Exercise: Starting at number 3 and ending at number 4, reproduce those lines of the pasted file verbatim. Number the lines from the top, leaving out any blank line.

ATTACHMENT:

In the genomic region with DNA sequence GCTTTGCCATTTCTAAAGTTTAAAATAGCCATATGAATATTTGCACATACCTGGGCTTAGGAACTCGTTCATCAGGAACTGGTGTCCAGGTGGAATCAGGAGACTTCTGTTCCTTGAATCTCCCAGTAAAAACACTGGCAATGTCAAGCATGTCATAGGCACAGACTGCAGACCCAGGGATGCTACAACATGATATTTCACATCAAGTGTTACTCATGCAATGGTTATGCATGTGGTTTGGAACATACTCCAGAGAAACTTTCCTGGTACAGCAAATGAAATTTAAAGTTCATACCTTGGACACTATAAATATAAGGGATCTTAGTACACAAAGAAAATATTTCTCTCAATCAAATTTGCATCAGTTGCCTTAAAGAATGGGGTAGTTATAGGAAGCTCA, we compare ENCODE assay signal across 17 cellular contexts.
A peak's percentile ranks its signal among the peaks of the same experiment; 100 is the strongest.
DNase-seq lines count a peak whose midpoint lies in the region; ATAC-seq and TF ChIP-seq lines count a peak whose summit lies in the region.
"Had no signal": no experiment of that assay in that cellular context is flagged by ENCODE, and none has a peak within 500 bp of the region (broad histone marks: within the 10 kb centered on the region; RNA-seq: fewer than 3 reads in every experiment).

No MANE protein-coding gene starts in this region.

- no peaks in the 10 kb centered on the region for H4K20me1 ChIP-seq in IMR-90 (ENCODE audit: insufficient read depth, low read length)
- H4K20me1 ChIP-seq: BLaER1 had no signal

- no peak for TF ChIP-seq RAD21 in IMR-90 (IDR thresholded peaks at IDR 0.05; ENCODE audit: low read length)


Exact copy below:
DNase-seq lines count a peak whose midpoint lies in the region; ATAC-seq and TF ChIP-seq lines count a peak whose summit lies in the region.
"Had no signal": no experiment of that assay in that cellular context is flagged by ENCODE, and none has a peak within 500 bp of the region (broad histone marks: within the 10 kb centered on the region; RNA-seq: fewer than 3 reads in every experiment).